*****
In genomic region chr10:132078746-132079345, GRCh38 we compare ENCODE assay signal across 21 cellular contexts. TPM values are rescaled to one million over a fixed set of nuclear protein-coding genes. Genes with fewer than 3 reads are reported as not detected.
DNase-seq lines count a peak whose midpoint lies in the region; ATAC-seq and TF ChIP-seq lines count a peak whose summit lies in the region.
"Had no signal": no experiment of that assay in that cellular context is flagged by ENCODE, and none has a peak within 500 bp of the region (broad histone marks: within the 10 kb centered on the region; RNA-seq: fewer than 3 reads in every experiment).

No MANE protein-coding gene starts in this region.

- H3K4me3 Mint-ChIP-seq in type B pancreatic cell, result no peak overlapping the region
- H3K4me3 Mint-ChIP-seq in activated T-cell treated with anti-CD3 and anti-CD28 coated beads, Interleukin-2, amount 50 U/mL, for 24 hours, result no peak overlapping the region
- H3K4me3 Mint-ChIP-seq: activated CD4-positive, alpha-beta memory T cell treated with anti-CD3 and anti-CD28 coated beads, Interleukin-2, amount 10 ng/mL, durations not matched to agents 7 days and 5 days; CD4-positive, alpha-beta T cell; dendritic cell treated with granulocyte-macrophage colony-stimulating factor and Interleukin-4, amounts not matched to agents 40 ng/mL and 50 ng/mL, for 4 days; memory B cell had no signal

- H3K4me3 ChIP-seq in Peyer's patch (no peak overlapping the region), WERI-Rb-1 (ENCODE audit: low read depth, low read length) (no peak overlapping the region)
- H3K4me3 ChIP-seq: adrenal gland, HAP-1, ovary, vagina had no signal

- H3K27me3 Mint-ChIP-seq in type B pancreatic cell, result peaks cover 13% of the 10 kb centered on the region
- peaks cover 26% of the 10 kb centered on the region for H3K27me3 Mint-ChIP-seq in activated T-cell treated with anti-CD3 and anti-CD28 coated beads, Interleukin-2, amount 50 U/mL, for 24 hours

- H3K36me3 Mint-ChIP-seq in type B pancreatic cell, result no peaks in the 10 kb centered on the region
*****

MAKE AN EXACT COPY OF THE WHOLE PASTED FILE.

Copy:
In genomic region chr10:132078746-132079345, GRCh38 we compare ENCODE assay signal across 21 cellular contexts. TPM values are rescaled to one million over a fixed set of nuclear protein-coding genes. Genes with fewer than 3 reads are reported as not detected.
DNase-seq lines count a peak whose midpoint lies in the region; ATAC-seq and TF ChIP-seq lines count a peak whose summit lies in the region.
"Had no signal": no experiment of that assay in that cellular context is flagged by ENCODE, and none has a peak within 500 bp of the region (broad histone marks: within the 10 kb centered on the region; RNA-seq: fewer than 3 reads in every experiment).

No MANE protein-coding gene starts in this region.

- H3K4me3 Mint-ChIP-seq in type B pancreatic cell, result no peak overlapping the region
- H3K4me3 Mint-ChIP-seq in activated T-cell treated with anti-CD3 and anti-CD28 coated beads, Interleukin-2, amount 50 U/mL, for 24 hours, result no peak overlapping the region
- H3K4me3 Mint-ChIP-seq: activated CD4-positive, alpha-beta memory T cell treated with anti-CD3 and anti-CD28 coated beads, Interleukin-2, amount 10 ng/mL, durations not matched to agents 7 days and 5 days; CD4-positive, alpha-beta T cell; dendritic cell treated with granulocyte-macrophage colony-stimulating factor and Interleukin-4, amounts not matched to agents 40 ng/mL and 50 ng/mL, for 4 days; memory B cell had no signal

- H3K4me3 ChIP-seq in Peyer's patch (no peak overlapping the region), WERI-Rb-1 (ENCODE audit: low read depth, low read length) (no peak overlapping the region)
- H3K4me3 ChIP-seq: adrenal gland, HAP-1, ovary, vagina had no signal

- H3K27me3 Mint-ChIP-seq in type B pancreatic cell, result peaks cover 13% of the 10 kb centered on the region
- peaks cover 26% of the 10 kb centered on the region for H3K27me3 Mint-ChIP-seq in activated T-cell treated with anti-CD3 and anti-CD28 coated beads, Interleukin-2, amount 50 U/mL, for 24 hours

- H3K36me3 Mint-ChIP-seq in type B pancreatic cell, result no peaks in the 10 kb centered on the region